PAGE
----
He played his first major championship in 1989, when he missed the cut in The Open Championship at the age of 19. This week, South Africa’s Hall of Famer Ernie Els tees it up in his 100th major when the PGA Championship gets underway at Quail Hollow in Charlotte, North Carolina.
In recent months you’d be forgiven for thinking that media buying as a discipline is going to hell in a handcart, with Google itself being the latest to suffer the slings and arrows of programmatic media buying’s outrageous fortune. But instead of viewing recent events as some kind of advertising apocalypse, we should perhaps be viewing this period as a painful adolescent relationship between adland’s humans and machines.
The sprawling new Starz series, American Gods, based on the 2001 Neil Gaiman novel, is packed full of characters -- some human, some mythical. The story follows a taciturn convict named Shadow Moon, played by Ricky Whittle, who emerges from prison and immediately finds himself employed by a mysterious and mischievous man who goes only by the name Wednesday. He is played by Ian McShane. What Wednesday wants from this arrangement, other than a driver and some muscle, isn't immediately clear.
Muck Rack makes it simple to find people, tweets, or articles that mention any name, keyword, company, hashtag etc. We've compiled this guide to help you make the most of your search.
Selecting a term
Start searching tweets, articles from media outlets, articles mentioned in tweets, journalists'
names, titles and bios with some suggested searches:
Companies or Topics (e.g. iPhone, Microsoft)
Phrases (e.g. "cloud computing") — use quotes to keep the terms together
Twitter handles (e.g. @username) — returns those who have mentioned or replied to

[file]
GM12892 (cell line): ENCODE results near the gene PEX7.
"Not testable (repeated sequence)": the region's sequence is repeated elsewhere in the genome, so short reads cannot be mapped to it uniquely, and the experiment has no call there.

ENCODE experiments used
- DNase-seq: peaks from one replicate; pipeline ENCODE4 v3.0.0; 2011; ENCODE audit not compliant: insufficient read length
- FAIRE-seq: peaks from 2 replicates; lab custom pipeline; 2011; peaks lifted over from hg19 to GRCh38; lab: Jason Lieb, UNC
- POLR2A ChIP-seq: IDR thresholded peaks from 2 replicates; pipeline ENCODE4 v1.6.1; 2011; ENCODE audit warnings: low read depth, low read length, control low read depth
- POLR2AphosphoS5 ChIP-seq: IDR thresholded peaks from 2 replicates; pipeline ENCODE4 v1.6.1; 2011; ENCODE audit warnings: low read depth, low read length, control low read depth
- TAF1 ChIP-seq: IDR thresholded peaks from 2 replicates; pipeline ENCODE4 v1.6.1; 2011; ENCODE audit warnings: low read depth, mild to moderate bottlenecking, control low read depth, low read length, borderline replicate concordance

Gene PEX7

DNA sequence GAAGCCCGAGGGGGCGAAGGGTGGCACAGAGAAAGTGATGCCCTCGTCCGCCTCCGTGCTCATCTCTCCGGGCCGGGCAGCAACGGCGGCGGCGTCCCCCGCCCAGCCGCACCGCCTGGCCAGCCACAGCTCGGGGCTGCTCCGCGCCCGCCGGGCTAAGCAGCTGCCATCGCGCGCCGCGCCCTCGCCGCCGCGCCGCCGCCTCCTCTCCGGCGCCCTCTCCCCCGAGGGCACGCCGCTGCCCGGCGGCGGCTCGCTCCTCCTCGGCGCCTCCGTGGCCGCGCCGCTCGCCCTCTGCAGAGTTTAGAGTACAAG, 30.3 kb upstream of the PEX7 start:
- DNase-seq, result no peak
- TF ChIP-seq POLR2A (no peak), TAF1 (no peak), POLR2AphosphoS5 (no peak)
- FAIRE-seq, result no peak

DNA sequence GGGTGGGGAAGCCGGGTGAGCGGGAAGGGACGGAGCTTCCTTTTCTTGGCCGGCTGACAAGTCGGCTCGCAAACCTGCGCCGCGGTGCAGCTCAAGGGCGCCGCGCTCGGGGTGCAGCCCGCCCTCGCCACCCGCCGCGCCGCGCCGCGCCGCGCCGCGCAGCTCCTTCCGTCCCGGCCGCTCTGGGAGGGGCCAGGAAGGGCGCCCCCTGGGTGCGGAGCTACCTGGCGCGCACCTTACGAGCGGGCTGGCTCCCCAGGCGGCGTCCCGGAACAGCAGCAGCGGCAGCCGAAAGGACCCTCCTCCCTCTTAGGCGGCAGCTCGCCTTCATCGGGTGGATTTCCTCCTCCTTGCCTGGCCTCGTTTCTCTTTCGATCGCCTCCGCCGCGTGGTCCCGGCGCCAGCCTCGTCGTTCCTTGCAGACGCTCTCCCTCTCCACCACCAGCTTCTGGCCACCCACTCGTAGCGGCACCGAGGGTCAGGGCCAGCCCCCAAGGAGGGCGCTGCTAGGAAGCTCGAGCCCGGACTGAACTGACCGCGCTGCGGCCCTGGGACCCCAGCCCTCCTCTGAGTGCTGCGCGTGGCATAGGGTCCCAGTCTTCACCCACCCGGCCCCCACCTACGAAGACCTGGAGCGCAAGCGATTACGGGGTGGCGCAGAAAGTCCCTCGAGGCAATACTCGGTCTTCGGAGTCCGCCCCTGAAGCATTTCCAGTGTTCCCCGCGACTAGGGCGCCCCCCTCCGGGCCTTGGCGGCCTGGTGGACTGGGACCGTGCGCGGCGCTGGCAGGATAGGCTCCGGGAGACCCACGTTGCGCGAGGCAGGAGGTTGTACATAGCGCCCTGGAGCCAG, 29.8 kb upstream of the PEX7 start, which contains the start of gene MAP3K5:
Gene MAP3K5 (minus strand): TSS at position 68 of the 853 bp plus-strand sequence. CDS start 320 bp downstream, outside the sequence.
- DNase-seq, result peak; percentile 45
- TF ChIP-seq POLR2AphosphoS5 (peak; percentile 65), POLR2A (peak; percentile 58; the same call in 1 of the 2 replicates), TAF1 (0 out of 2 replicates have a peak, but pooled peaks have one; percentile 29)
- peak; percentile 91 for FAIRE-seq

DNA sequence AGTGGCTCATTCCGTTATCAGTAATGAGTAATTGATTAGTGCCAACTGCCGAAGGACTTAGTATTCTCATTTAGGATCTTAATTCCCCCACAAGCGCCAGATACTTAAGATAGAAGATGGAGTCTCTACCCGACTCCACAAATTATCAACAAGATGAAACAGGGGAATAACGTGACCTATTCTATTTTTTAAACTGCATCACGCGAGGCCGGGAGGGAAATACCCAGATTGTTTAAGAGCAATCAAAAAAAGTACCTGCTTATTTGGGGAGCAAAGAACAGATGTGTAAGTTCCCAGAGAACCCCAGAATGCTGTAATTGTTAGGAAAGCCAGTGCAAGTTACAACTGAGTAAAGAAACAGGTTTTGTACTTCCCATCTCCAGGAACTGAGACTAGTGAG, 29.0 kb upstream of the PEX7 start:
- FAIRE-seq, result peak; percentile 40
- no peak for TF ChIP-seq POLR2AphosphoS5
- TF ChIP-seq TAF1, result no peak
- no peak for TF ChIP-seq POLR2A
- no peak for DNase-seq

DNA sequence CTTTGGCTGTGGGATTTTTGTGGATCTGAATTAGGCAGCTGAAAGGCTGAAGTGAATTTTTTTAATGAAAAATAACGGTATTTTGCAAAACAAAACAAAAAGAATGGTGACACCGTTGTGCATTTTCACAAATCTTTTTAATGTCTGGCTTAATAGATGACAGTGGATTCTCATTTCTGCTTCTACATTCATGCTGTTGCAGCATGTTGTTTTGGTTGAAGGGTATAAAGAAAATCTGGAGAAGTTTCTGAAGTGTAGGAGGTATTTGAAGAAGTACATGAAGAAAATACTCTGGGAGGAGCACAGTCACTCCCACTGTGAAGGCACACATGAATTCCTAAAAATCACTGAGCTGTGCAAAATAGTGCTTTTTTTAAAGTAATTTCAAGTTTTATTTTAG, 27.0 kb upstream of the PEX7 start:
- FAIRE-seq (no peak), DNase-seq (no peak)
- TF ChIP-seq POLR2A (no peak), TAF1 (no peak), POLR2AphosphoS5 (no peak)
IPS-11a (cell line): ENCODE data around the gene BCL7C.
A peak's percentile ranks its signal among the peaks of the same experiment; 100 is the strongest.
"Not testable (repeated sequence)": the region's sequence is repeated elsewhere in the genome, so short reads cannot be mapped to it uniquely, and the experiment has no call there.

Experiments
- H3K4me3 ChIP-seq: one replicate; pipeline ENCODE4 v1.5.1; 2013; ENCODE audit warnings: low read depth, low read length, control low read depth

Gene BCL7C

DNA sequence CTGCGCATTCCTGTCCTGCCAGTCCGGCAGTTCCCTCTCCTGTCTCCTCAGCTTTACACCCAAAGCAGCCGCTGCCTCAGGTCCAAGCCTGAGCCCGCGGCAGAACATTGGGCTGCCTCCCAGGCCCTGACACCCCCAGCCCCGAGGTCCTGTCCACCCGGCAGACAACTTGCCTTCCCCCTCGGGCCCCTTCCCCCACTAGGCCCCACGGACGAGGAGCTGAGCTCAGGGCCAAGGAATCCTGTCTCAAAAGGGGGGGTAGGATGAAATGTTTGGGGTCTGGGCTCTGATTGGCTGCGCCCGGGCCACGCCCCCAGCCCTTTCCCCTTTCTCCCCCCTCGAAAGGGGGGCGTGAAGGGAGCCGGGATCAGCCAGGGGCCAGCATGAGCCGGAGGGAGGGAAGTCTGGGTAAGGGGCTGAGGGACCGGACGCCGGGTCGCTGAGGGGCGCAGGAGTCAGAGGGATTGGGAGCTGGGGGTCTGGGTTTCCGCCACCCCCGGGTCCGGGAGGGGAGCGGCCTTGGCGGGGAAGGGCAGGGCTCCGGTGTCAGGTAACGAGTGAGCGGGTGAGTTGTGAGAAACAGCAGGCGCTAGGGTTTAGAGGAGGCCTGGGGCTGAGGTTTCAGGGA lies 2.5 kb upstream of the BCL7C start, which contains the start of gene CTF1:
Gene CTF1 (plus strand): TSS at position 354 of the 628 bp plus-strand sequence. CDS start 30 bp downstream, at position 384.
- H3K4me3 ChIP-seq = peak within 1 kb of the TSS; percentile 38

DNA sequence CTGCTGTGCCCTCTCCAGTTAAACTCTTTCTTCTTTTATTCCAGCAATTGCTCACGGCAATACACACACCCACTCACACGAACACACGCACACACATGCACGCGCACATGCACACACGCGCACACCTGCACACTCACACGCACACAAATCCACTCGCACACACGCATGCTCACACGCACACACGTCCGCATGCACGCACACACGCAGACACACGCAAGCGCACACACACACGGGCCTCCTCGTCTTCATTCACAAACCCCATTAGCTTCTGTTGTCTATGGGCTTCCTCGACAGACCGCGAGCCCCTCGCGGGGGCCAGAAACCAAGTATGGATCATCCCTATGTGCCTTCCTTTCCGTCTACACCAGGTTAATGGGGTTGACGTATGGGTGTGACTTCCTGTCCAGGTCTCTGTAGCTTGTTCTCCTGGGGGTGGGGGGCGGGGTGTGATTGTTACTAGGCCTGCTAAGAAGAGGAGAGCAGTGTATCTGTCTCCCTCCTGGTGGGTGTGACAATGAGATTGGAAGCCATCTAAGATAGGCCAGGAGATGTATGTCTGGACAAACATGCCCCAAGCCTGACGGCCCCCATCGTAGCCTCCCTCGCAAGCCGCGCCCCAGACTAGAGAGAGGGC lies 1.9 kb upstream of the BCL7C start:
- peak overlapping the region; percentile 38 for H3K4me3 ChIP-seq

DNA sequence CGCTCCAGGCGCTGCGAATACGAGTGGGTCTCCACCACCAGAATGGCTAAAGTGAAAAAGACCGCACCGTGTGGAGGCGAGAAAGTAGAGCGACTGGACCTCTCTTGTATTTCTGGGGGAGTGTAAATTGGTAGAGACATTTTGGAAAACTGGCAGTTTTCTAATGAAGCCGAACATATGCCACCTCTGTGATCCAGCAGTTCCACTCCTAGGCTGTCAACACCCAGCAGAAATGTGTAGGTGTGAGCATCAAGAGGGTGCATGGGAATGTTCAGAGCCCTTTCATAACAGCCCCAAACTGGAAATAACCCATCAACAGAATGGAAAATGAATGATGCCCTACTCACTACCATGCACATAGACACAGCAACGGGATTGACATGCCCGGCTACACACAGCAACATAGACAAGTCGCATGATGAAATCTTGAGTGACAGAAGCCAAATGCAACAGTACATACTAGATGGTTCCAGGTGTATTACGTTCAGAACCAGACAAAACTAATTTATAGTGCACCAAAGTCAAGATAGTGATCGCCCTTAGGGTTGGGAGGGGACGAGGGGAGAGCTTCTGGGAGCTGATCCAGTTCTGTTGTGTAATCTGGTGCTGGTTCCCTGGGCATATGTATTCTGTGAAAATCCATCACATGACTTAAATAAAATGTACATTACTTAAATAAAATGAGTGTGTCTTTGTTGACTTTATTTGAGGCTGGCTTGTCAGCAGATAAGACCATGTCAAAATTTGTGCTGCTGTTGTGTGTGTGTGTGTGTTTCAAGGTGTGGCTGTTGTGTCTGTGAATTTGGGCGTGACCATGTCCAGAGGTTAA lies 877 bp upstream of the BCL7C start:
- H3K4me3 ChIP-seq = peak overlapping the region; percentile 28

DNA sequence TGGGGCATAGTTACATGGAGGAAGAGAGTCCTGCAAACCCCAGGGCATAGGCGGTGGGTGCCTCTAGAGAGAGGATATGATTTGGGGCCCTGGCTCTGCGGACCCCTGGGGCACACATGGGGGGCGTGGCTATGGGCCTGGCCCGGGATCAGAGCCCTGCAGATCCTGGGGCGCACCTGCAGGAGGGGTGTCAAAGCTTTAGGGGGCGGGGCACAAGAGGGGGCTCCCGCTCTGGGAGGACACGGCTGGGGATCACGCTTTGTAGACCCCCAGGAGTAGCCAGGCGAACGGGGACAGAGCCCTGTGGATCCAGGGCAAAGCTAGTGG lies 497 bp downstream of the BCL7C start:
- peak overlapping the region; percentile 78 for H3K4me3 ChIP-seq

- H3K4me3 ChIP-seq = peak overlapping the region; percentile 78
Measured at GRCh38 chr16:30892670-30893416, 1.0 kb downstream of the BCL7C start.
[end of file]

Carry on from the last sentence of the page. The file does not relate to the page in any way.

Names (e.g. "David Pogue")
Hashtags (e.g. #sxsw, #london2012)
Bio details (e.g. vegan, Olympics, father)
Muck Rack's Advanced Search allows for many boolean operators.
Find results that mention multiple specified terms, use AND or
+. For example, ensure each result contains both Elon Musk and Mark Zuckerberg by
searching Obama AND Romney or Obama + Romney.
Use the operators OR or , to broaden your search when you'd like either of
multiple terms to appear in results. (This is the default behavior of our search when no operators
are used.) For example, search for democrat OR republican to find results that refer to
Democrats and/or Republicans.
Use NOT or - to subtract results from your search. For
example, searching Disney will yield results about the Walt Disney Company as well as Walt Disney
World Resort. To exclude mentions of Disney World, search for Disney -World or Disney
When using one of these operators with a phrase, enclose it in quotation marks. For example, you can
find results about smartphones excluding Apple's iPhone 4S by searching smartphone -"iPhone
Exact case matching or punctuation
If you're searching for a brand name or keyword that relies on specific punctuation marks or capitalization, you can
find results that match your exact query by adding matchcase: before the keyword you're searching for, like matchcase:E*TRADE .
Use parentheses to separate multiple
boolean phrases. For example, to find journalists talking about having fun in Disney World or
Disneyland, search for ("disney world" OR disneyland) AND fun.
An asterisk can be used to search for any variation of a root word truncated by the asterisk. For example, searching for admin* will return results for administrator, administration, administer, administered, etc.
A near operator is an AND operator where you can control the distance between the words. You can vary the distance the near operation uses by adding a forward slash and number (between 0-99) such as strawberries NEAR/10 "whipped cream", which means the strawberries must exist within 10 words of "whipped cream".